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Chloe Zhao Wins Oscar But China Censors Her Social Media Posts About Oscar

Chloe Zhao
By Vegafi – Own work, CC BY-SA 4.0, https://commons.wikimedia.org/w/index.php?curid=43609646

Chloe Zhao has made history as the first woman of color and just the second woman to win the Oscars for Best Director.

Nomadland, a film by Chinese filmmaker Chloé Zhao, was the major winner at the 93rd Academy Awards on Sunday night. She won best picture, best director, and best actress. Zhao made history by becoming the first Asian woman, the first Chinese woman, and the first woman of color to win the top directing prize at the Oscars. Back in China, however, state and mass media were deafeningly silent in the face of her victory.

Neither China’s official mouthpiece, The People’s Daily, state news service Xinhua, nor the nationalist tabloid Global Times had published a single story on Zhao’s multiple Academy Award wins in the hours following the ceremony.

Chloe Zhao had been “the second Chinese filmmaker to win the best director Oscar, after Ang Lee,” according to the two-line post on a private Chinese news site. The Oscars and the rest of the world have always regarded Lee, born and raised in southern Taiwan, as a Taiwanese filmmaker rather than a mainland Chinese. On the other hand, Beijing considers Taiwan as a renegade territory. And has promised to reunite the democratically controlled island with the Chinese mainland in the coming years. Even if it means using military force.

Zhao’s Oscar Was Initially Censored

Zhao’s Oscars moment was initially suppressed, but not to the point of an absolute ban. During and after the Oscars, Chinese social media platforms WeChat and Weibo received a moderate outpouring of support for her. The videos of her acceptance speech were initially unblocked. Chinese film industry professionals expressed their surprise and appreciation for her accomplishment on social media. However, as the day went on, the censors started removing most of the conversation and video. Thus, forcing fans to rely on coded and oblique references to Zhao’s performance.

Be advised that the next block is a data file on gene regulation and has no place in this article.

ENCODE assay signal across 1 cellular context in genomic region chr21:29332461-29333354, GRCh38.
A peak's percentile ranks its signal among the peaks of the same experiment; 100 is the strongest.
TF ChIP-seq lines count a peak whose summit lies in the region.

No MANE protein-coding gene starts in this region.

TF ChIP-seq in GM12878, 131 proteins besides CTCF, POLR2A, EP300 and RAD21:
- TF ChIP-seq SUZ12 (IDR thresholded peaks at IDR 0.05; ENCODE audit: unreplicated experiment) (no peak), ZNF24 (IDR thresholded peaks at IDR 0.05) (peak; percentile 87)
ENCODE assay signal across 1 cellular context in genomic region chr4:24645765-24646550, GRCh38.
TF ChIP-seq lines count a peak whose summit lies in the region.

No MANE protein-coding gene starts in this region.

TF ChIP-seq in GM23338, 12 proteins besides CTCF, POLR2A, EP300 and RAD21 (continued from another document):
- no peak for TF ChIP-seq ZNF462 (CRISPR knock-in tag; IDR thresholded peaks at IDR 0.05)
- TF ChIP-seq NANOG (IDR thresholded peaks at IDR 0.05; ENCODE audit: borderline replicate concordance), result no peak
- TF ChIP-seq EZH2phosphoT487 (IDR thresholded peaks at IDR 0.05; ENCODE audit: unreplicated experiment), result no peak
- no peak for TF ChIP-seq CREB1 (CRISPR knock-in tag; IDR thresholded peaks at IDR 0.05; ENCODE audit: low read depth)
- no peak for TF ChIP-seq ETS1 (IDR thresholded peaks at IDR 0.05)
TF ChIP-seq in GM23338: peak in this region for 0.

Chinese officials have long yearned for the cultural recognition conferred by the Academy Awards in the United States. The suppression of Zhao’s moment of glory in the Chinese press, on the other hand, had been foreshadowed for weeks.

Fans greeted Zhao’s win for best director at the Golden Globes on February 28 — another first for an Asian woman with equal enthusiasm in China and the United States, with Chinese news outlets and social media users hailing her as a source of national pride. The mood, on the other hand, quickly deteriorated. Internet sleuths uncovered old interviews in which Zhao seemed to be dismissive of her homeland. And controversy and vitriol about her “attitude toward China” spread as quickly as the adoration. Beijing’s internet censors joined the fray next, banning most Nomadland publicity on social media. The film’s previously confirmed April 23 theatrical release date has now been canceled. The broadcasters also televised live in China The Academy Awards ceremony for the first time in years. The state broadcaster CCTV and one of the country’s leading private streaming platforms normally present the streams of the show.

Chloe Zhao Made A Comment That Was Decade Ago, And It Seems To Have Gone Under Beijing’s Skin

Chloe Zhao commented in an interview with the tiny New York quarterly Filmmaker Magazine nearly a decade ago. And it seems to have gone under Beijing’s skin. “It goes back to when I was a teenager in China, being in a position where there are lies everywhere,” Zhao said of the inspirations for her debut movie, Songs My Brothers Taught Me, about a Native American teen trying to find his way on a reservation.

A few years ago, it would have been unimaginable for a Chinese national to win an Oscar. And receive no official acclaim at home. China’s state media has seized every opportunity in recent years to celebrate Chinese success at the Academy Awards. It does not matter how tenuous the connection. Green Book won the best picture in 2019. According to state news service Xinhua, the film subsidiary of Chinese e-commerce giant Alibaba Group co-financed it. Even though the film’s director, Domee Shi, emigrated to Canada when she was two years old, the propaganda outlet claimed a piece of the glory for that year’s best animated short film, Bao, the charming tale of a steamed Chinese bun.

Chloe Zhao Is A Real Chinese Sensation

When there was no Chinese national in nominations that year, Xinhua reported: “The 91st Academy Awards is the start of a new era in which China’s presence in the international film industry grows. The film has proven to be an important tool for telling human stories that cross geographical, political, and cultural divides. It’s promising to see more Chinese businesses, filmmakers, executives, and actors embracing the medium and playing a larger role in the global entertainment industry’s growing interconnectedness.”

China’s state press had little to say in 2021 when China’s most globally famous filmmaker in a decade made a film that won the best film, best director, and best actress.

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